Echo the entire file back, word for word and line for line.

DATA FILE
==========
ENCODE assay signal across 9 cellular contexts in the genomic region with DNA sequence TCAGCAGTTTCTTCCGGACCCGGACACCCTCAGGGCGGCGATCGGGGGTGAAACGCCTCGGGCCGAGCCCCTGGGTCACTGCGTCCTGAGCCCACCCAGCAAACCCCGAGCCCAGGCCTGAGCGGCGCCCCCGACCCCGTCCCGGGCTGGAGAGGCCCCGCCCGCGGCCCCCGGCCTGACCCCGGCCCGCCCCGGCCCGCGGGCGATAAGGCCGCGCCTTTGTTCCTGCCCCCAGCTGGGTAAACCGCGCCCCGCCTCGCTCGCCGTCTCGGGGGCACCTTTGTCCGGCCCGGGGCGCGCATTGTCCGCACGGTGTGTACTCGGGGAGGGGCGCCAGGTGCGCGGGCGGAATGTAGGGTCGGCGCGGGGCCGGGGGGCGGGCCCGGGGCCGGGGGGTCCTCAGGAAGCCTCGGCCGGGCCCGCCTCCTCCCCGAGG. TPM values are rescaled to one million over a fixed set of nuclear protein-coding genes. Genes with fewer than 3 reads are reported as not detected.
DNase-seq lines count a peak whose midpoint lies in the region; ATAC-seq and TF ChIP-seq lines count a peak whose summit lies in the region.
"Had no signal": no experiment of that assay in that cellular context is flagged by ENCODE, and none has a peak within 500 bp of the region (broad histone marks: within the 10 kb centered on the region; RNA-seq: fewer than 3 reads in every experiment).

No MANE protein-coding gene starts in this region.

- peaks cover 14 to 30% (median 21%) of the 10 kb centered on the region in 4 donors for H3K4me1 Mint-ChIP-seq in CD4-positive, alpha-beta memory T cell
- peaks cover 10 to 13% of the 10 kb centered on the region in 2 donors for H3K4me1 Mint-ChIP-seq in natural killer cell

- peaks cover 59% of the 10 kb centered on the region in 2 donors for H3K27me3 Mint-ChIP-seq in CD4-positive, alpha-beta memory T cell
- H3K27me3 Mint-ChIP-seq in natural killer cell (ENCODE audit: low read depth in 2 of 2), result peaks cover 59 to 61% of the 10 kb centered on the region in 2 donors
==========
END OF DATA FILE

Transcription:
ENCODE assay signal across 9 cellular contexts in the genomic region with DNA sequence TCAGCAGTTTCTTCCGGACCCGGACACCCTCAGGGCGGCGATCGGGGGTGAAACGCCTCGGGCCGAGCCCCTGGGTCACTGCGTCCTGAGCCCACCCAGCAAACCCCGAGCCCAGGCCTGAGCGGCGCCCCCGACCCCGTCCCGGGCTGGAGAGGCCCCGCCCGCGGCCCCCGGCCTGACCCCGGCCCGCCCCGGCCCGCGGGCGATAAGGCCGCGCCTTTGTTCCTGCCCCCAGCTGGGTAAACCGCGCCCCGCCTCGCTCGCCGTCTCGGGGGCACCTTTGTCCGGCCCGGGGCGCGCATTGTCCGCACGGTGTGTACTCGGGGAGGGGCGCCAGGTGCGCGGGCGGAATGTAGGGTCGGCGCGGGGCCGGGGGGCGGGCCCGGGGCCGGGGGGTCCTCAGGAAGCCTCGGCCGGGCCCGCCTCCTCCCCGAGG. TPM values are rescaled to one million over a fixed set of nuclear protein-coding genes. Genes with fewer than 3 reads are reported as not detected.
DNase-seq lines count a peak whose midpoint lies in the region; ATAC-seq and TF ChIP-seq lines count a peak whose summit lies in the region.
"Had no signal": no experiment of that assay in that cellular context is flagged by ENCODE, and none has a peak within 500 bp of the region (broad histone marks: within the 10 kb centered on the region; RNA-seq: fewer than 3 reads in every experiment).

No MANE protein-coding gene starts in this region.

- peaks cover 14 to 30% (median 21%) of the 10 kb centered on the region in 4 donors for H3K4me1 Mint-ChIP-seq in CD4-positive, alpha-beta memory T cell
- peaks cover 10 to 13% of the 10 kb centered on the region in 2 donors for H3K4me1 Mint-ChIP-seq in natural killer cell

- peaks cover 59% of the 10 kb centered on the region in 2 donors for H3K27me3 Mint-ChIP-seq in CD4-positive, alpha-beta memory T cell
- H3K27me3 Mint-ChIP-seq in natural killer cell (ENCODE audit: low read depth in 2 of 2), result peaks cover 59 to 61% of the 10 kb centered on the region in 2 donors